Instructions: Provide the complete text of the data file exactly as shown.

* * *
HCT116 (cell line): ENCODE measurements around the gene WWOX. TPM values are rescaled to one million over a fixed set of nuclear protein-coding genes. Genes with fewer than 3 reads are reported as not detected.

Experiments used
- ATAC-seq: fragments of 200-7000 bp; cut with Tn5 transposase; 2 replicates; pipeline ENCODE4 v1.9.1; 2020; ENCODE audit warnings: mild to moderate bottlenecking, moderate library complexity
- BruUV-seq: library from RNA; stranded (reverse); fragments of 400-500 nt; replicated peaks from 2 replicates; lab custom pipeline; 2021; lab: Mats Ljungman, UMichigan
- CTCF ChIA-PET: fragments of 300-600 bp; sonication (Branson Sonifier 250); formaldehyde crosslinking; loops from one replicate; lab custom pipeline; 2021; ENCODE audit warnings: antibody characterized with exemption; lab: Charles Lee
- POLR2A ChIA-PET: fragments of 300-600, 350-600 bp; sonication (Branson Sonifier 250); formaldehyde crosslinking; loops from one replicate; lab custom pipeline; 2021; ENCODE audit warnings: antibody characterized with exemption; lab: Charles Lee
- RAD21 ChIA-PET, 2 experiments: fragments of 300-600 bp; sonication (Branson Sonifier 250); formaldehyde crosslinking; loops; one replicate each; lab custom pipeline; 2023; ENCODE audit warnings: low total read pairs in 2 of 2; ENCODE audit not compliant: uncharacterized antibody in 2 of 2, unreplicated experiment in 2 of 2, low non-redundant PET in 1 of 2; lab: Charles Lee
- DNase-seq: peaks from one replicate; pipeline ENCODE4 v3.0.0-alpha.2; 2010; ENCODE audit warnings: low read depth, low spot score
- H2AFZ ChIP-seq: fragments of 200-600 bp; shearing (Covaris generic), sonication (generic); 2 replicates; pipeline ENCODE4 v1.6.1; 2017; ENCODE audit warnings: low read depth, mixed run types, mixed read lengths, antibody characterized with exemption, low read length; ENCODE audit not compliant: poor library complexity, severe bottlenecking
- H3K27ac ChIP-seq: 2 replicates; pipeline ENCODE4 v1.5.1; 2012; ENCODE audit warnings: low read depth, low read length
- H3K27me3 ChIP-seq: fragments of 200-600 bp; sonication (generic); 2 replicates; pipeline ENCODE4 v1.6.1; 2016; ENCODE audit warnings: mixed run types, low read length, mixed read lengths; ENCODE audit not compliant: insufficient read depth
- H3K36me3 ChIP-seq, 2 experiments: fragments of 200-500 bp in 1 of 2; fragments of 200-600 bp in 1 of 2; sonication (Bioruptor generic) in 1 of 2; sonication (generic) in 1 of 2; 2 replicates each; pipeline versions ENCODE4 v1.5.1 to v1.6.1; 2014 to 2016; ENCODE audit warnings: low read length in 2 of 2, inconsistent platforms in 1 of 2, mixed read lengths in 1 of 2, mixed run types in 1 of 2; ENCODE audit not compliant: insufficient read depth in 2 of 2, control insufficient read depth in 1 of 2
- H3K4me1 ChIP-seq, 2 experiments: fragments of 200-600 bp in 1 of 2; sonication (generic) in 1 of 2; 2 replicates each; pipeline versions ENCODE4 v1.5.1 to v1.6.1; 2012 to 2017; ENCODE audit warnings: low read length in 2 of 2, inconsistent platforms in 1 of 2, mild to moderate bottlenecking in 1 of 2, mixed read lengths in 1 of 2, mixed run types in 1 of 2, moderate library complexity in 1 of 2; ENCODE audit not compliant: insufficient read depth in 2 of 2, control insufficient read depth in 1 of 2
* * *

HCT116 (cell line): ENCODE measurements around the gene WWOX. TPM values are rescaled to one million over a fixed set of nuclear protein-coding genes. Genes with fewer than 3 reads are reported as not detected.

Experiments used
- ATAC-seq: fragments of 200-7000 bp; cut with Tn5 transposase; 2 replicates; pipeline ENCODE4 v1.9.1; 2020; ENCODE audit warnings: mild to moderate bottlenecking, moderate library complexity
- BruUV-seq: library from RNA; stranded (reverse); fragments of 400-500 nt; replicated peaks from 2 replicates; lab custom pipeline; 2021; lab: Mats Ljungman, UMichigan
- CTCF ChIA-PET: fragments of 300-600 bp; sonication (Branson Sonifier 250); formaldehyde crosslinking; loops from one replicate; lab custom pipeline; 2021; ENCODE audit warnings: antibody characterized with exemption; lab: Charles Lee
- POLR2A ChIA-PET: fragments of 300-600, 350-600 bp; sonication (Branson Sonifier 250); formaldehyde crosslinking; loops from one replicate; lab custom pipeline; 2021; ENCODE audit warnings: antibody characterized with exemption; lab: Charles Lee
- RAD21 ChIA-PET, 2 experiments: fragments of 300-600 bp; sonication (Branson Sonifier 250); formaldehyde crosslinking; loops; one replicate each; lab custom pipeline; 2023; ENCODE audit warnings: low total read pairs in 2 of 2; ENCODE audit not compliant: uncharacterized antibody in 2 of 2, unreplicated experiment in 2 of 2, low non-redundant PET in 1 of 2; lab: Charles Lee
- DNase-seq: peaks from one replicate; pipeline ENCODE4 v3.0.0-alpha.2; 2010; ENCODE audit warnings: low read depth, low spot score
- H2AFZ ChIP-seq: fragments of 200-600 bp; shearing (Covaris generic), sonication (generic); 2 replicates; pipeline ENCODE4 v1.6.1; 2017; ENCODE audit warnings: low read depth, mixed run types, mixed read lengths, antibody characterized with exemption, low read length; ENCODE audit not compliant: poor library complexity, severe bottlenecking
- H3K27ac ChIP-seq: 2 replicates; pipeline ENCODE4 v1.5.1; 2012; ENCODE audit warnings: low read depth, low read length
- H3K27me3 ChIP-seq: fragments of 200-600 bp; sonication (generic); 2 replicates; pipeline ENCODE4 v1.6.1; 2016; ENCODE audit warnings: mixed run types, low read length, mixed read lengths; ENCODE audit not compliant: insufficient read depth
- H3K36me3 ChIP-seq, 2 experiments: fragments of 200-500 bp in 1 of 2; fragments of 200-600 bp in 1 of 2; sonication (Bioruptor generic) in 1 of 2; sonication (generic) in 1 of 2; 2 replicates each; pipeline versions ENCODE4 v1.5.1 to v1.6.1; 2014 to 2016; ENCODE audit warnings: low read length in 2 of 2, inconsistent platforms in 1 of 2, mixed read lengths in 1 of 2, mixed run types in 1 of 2; ENCODE audit not compliant: insufficient read depth in 2 of 2, control insufficient read depth in 1 of 2
- H3K4me1 ChIP-seq, 2 experiments: fragments of 200-600 bp in 1 of 2; sonication (generic) in 1 of 2; 2 replicates each; pipeline versions ENCODE4 v1.5.1 to v1.6.1; 2012 to 2017; ENCODE audit warnings: low read length in 2 of 2, inconsistent platforms in 1 of 2, mild to moderate bottlenecking in 1 of 2, mixed read lengths in 1 of 2, mixed run types in 1 of 2, moderate library complexity in 1 of 2; ENCODE audit not compliant: insufficient read depth in 2 of 2, control insufficient read depth in 1 of 2